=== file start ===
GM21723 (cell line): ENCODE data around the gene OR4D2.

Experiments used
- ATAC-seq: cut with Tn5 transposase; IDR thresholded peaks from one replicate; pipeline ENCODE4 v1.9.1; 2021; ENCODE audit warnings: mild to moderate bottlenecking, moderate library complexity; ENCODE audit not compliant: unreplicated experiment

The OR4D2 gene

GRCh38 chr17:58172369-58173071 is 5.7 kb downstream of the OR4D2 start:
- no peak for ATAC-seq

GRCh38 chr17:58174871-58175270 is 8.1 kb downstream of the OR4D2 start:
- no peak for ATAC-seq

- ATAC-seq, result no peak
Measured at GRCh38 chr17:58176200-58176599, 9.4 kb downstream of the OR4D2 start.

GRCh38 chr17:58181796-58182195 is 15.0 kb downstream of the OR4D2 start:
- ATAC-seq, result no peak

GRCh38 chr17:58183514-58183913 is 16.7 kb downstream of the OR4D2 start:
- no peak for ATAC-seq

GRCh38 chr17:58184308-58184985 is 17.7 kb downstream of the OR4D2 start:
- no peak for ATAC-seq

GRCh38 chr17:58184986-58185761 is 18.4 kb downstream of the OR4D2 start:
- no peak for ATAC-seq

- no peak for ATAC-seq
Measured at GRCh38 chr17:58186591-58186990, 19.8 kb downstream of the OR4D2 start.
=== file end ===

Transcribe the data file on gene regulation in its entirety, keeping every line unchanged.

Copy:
GM21723 (cell line): ENCODE data around the gene OR4D2.

Experiments used
- ATAC-seq: cut with Tn5 transposase; IDR thresholded peaks from one replicate; pipeline ENCODE4 v1.9.1; 2021; ENCODE audit warnings: mild to moderate bottlenecking, moderate library complexity; ENCODE audit not compliant: unreplicated experiment

The OR4D2 gene

GRCh38 chr17:58172369-58173071 is 5.7 kb downstream of the OR4D2 start:
- no peak for ATAC-seq

GRCh38 chr17:58174871-58175270 is 8.1 kb downstream of the OR4D2 start:
- no peak for ATAC-seq

- ATAC-seq, result no peak
Measured at GRCh38 chr17:58176200-58176599, 9.4 kb downstream of the OR4D2 start.

GRCh38 chr17:58181796-58182195 is 15.0 kb downstream of the OR4D2 start:
- ATAC-seq, result no peak

GRCh38 chr17:58183514-58183913 is 16.7 kb downstream of the OR4D2 start:
- no peak for ATAC-seq

GRCh38 chr17:58184308-58184985 is 17.7 kb downstream of the OR4D2 start:
- no peak for ATAC-seq

GRCh38 chr17:58184986-58185761 is 18.4 kb downstream of the OR4D2 start:
- no peak for ATAC-seq

- no peak for ATAC-seq
Measured at GRCh38 chr17:58186591-58186990, 19.8 kb downstream of the OR4D2 start.